Where the shape is intricate and a large amount of metal forming is required, a progressive tooling arrangement is used to form the product. Progressive tooling formation requires that the forming punch travel through the tools in a straight line to avoid damage to the tools and to create accurate finished products. A simple slider crank arrangement creates large forces normal to the motion of the punch-carrying ram causing distortions to ram movement.

A typical prior art metal forming press uses a five bar linkage to create ram movement. An eccentric throw on a crankshaft drives a connecting rod. The connecting rod is connected approximately halfway up an oscillating beam. The upper end of the oscillating beam is attached to one end of a short link, while the other end of the link is attached to a straight line guided ram.

One method used to lessen the magnitude of the normal forces is to add additional links to the slider crank arrangement to ensure that the link attached to the sliding ram has as little angular movement as possible while driving the ram. FIG. 2 shows such an arrangement commonly used in a can forming machine positioned at back dead center.

FIG. 3 shows this arrangement at back dead center in a side view.

In this arrangement, crankshaft 7 with eccentric throw 30 rotates clockwise. Eccentric throw 30 is attached by rotating joint 31 to connecting rod 6. Connecting rod 6 is connected to the approximate center of beam 5. Beam 5 is connected via lower pivot 35 to a pivot point, stationary shaft 32, in machine frame 10. As the crankshaft 7 rotates, connecting rod 6 is driven by eccentric throw 30 and thus forces beam 5 to oscillate through a given angle. Generally, the length of oscillating beam 5 is chosen so that the arc of movement of upper connection point 33 of beam 5 passes both above and below the centerline of ram 2 by an equal distance. The upper connection point 33 is connected to link 3. Link 3 is then connected via pivot pin 34 to ram 2.

As the crankshaft 7 and connecting rod 6 drive beam 5 through its oscillating motion, link 3 drives ram 2 horizontally through front and rear sliding bearings 1. Link 3, therefore, both translates and oscillates as it moves. The oscillation is troublesome in that, due to axial forming forces, forces normal to ram 2 are created by link 3 angularity. These normal forces then cause deflection of ram 2, which in turn causes poor tool life and finished product wall thickness variation.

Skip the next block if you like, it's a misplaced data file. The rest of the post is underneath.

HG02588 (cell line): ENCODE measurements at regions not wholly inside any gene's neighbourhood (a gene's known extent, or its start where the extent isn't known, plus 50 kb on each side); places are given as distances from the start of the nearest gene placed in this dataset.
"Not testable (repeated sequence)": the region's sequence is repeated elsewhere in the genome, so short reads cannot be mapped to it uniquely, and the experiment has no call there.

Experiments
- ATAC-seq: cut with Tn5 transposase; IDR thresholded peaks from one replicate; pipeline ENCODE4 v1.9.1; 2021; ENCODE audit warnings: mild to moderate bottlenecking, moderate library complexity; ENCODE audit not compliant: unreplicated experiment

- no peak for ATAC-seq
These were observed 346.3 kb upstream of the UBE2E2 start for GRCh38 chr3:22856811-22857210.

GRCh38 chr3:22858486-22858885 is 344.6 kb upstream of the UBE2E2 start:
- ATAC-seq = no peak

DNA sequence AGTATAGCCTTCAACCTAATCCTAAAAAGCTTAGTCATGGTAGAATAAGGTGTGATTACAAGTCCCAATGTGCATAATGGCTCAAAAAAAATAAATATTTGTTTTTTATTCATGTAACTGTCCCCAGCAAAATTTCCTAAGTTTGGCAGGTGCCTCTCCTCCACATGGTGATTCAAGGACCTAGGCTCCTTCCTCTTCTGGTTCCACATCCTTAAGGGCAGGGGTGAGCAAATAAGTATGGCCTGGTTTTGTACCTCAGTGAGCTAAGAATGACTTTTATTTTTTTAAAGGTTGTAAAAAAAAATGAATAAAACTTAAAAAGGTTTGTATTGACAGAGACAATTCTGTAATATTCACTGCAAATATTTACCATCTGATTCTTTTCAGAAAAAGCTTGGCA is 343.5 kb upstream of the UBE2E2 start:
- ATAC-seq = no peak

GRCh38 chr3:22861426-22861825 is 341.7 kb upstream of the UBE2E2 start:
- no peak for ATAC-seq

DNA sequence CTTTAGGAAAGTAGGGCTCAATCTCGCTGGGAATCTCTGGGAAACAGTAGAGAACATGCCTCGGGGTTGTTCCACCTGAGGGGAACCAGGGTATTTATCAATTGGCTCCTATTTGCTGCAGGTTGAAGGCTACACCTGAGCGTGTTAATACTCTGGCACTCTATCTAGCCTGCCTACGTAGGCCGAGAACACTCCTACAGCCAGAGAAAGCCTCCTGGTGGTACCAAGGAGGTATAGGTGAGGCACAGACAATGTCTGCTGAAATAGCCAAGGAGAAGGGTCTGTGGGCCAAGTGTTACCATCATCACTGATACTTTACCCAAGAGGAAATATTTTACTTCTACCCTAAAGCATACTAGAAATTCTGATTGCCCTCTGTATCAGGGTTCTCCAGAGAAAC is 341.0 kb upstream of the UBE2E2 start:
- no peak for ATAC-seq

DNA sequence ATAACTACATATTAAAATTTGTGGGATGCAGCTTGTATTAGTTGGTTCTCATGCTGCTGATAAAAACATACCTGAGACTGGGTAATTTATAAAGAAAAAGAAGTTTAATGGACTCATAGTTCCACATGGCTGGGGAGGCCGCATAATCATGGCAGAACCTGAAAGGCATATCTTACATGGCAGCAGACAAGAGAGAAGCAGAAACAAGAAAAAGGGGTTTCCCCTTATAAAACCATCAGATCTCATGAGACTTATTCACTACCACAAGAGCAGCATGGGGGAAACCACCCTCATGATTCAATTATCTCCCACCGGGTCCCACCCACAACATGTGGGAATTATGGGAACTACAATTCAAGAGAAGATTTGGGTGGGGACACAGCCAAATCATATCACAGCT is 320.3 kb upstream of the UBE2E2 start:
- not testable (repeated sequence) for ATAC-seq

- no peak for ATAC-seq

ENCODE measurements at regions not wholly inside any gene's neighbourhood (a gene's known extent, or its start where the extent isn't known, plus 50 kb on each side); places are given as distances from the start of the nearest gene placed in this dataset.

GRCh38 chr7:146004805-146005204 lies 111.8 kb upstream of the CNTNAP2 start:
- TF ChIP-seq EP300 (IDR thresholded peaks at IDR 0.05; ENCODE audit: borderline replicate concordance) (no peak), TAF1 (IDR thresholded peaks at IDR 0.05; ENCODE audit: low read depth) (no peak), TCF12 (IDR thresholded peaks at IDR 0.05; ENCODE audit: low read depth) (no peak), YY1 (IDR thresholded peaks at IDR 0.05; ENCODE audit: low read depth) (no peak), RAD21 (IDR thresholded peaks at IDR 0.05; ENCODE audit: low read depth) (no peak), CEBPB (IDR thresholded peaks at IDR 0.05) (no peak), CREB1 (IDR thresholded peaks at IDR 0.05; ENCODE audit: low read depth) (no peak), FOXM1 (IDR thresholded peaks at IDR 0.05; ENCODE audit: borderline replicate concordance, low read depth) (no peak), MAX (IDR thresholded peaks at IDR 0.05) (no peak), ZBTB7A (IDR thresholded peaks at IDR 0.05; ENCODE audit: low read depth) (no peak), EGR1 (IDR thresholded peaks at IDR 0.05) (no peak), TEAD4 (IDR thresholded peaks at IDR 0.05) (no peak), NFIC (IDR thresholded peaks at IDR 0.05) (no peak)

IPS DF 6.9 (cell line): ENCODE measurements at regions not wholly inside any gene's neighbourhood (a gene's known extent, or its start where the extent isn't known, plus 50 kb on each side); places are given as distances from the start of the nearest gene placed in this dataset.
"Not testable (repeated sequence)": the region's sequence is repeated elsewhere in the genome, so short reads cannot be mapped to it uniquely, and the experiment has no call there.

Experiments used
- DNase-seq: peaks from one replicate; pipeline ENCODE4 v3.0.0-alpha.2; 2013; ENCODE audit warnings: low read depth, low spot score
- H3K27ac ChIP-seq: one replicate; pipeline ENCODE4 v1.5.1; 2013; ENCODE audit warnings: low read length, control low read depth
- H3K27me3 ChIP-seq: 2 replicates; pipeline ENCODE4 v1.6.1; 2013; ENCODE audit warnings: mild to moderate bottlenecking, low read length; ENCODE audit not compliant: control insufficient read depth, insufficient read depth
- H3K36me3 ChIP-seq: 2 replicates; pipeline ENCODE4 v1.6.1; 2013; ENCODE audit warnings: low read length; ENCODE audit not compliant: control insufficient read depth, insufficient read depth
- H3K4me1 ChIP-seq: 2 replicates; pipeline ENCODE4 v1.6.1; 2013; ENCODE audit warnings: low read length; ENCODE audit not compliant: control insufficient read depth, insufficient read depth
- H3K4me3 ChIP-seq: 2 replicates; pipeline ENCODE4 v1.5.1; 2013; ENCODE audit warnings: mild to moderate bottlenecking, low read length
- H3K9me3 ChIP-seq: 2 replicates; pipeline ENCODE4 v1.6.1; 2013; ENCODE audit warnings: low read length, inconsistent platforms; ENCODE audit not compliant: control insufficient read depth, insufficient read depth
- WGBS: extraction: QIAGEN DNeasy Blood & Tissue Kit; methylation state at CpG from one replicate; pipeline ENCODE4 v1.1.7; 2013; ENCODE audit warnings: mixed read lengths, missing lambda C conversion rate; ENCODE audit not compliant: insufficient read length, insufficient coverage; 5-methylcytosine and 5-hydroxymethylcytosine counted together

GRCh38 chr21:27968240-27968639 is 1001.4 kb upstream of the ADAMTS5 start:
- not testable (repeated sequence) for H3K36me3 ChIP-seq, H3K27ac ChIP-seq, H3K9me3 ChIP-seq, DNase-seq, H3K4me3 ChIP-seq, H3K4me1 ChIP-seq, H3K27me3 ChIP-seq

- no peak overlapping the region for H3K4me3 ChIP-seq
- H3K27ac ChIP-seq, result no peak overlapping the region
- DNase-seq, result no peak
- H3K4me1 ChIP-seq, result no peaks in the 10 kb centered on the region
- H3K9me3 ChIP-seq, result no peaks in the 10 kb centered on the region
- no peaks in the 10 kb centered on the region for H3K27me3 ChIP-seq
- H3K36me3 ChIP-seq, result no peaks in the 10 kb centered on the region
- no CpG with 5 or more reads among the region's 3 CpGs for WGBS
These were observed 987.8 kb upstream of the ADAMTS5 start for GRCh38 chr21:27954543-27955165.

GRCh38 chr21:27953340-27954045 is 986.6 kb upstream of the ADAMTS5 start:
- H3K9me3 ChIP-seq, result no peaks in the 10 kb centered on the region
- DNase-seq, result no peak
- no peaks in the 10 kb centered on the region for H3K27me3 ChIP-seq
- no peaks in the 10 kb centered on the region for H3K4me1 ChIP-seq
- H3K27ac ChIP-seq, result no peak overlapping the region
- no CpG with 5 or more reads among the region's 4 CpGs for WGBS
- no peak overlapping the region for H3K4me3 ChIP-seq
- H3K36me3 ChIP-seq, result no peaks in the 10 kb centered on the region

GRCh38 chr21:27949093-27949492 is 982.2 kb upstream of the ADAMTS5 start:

FIG. 4 through FIG. 11 illustrate the angularity of link 3 during the movement of ram 2.

FIG. 4 shows that at back dead center for this common arrangement link 3 must be at a 2.5 degree down angle in order to connect ram 2 with beam 5.

FIG. 5 shows the lower pivot 35 of beam 5 constrained to rotate about stationary pivot point 32 in machine frame 10.

FIG. 6 shows this same linkage arrangement with ram 2 at mid stroke on the forward stroke. Beam 5 is now positioned vertically, and upper connection point 33 is now above the horizontally sliding line of motion of ram 2.

FIG. 7 is an enlarged detail view of link 3 connecting ram 2 and beam 5. Link 3 is now at a 2.5 degree up angle in order to connect ram 2 and beam 5.

FIG. 8 shows the lower pivot 35 of beam 5 constrained to rotate about stationary pivot point 32 in the machine frame 10.

FIG. 9 shows this same linkage arrangement with ram 2 at front dead center. Beam 5 is now positioned at an angle, and upper connection point 33 is now below the horizontally sliding line of motion of ram 2.

FIG. 10 is an enlarged detail view of link 3, which connects ram 2 and beam 5. Link 3 is now at a 2.5 degree down angle in order to connect ram 2 and beam 5.

FIG. 11 shows the lower pivot 35 of beam 5 constrained to rotate about stationary pivot point 32 in the machine frame 10.

Link 3 therefore has to operate at a changing angle so as to maintain the connection between upper connection point 33 of ram 2 which is constrained by front and rear sliding bearings 1 to move in a straight line.

The pivot at the upper end of the oscillating beam traces a partial arc through space. The ram is typically positioned so that this arc falls an equal amount to either side of ram centerline.

Inertial forces from accelerating and decelerating ram 2, as well as tool forming forces, are applied to pivot pin 34 by link 3. During the machine stroke, axial forces are carried by ram 2 through pivot pin 34 and thus into link 3. Since link 3 oscillates through an angle, normal forces are created equal to the tangent of the angle multiplied by the axial force component.